Workshop: Computational approaches in language and music cognition research

August 30th and 31st, 2019
University of Cologne, Germany

Homepage: http://musikwissenschaft.phil-fak.uni-koeln.de/35600.html?&L=1
Registration: https://airtable.com/shrgE4k56KqRCbNhz

Description:

Investigating language and music in the field of cognitive science means studying them as (computational) neurocognitive systems, i.e., information processing systems in the mind/brain.

Thus, language and music cognition research deals with the following questions:

  • What is computed in the mind/brain and why?
  • How is a particular computation realized in terms of algorithms or neural implementation?

Formal-mathematical theory of language and music mainly contributed to the former question, while computer simulations of cognitive and neural processes rather tackled the latter question. The current workshop discusses different computational approaches and aims at clarifying the role of computational modelling to advance mechanistic explanations to language and music cognition.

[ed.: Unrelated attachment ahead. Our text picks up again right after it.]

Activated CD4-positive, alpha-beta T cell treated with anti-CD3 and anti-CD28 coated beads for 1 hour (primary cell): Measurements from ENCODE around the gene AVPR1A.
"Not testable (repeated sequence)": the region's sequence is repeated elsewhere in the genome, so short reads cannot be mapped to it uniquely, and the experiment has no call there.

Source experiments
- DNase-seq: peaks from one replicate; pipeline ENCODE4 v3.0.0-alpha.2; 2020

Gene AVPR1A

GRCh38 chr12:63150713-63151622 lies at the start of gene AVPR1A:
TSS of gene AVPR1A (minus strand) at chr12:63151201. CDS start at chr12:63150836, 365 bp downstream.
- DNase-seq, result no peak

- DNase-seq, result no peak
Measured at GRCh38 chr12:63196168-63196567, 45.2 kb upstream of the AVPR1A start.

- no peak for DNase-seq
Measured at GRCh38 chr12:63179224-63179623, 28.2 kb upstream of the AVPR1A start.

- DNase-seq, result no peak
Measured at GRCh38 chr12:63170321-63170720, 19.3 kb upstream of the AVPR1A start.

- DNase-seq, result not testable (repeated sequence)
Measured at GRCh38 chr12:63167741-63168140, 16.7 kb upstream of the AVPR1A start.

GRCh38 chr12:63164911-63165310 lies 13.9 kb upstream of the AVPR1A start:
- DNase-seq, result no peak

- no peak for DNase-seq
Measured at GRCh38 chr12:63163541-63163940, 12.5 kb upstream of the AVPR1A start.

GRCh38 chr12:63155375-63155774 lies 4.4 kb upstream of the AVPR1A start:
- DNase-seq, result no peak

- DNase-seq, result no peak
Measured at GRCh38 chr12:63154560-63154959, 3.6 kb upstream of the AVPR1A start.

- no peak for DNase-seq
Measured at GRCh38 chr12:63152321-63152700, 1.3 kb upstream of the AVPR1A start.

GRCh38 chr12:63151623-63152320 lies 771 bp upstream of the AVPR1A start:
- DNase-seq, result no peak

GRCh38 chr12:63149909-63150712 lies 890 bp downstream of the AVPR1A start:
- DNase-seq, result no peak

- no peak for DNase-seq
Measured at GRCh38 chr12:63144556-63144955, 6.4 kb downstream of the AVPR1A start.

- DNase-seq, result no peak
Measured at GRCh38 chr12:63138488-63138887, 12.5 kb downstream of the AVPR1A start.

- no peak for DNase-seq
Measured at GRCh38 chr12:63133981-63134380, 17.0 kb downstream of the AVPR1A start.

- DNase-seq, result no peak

The topics of the workshop are:

  • Computational and conceptual neurocognitive models of language and music processing
  • Models of interaction and situated music and language cognition
  • Computational music theory and computational linguistics

Overall, this workshop also aims at fostering computational thinking as a core competence enabling interdisciplinary communication and welcomes students and  researchers interested in modelling cognition of music and language.

Invited speakers:
Alexander Clark (King’s College London, UK)
Richard Cooper (Birkbeck University of London, UK)
Peter Ford Dominey (INSERM U846 Stem Cell and Brain Research Institute & Université de Lyon, France)
David Temperley (Eastman School of Music, USA)
…more tba

Spring School 2019 “Language & Music in Cognition” in Cologne, Germany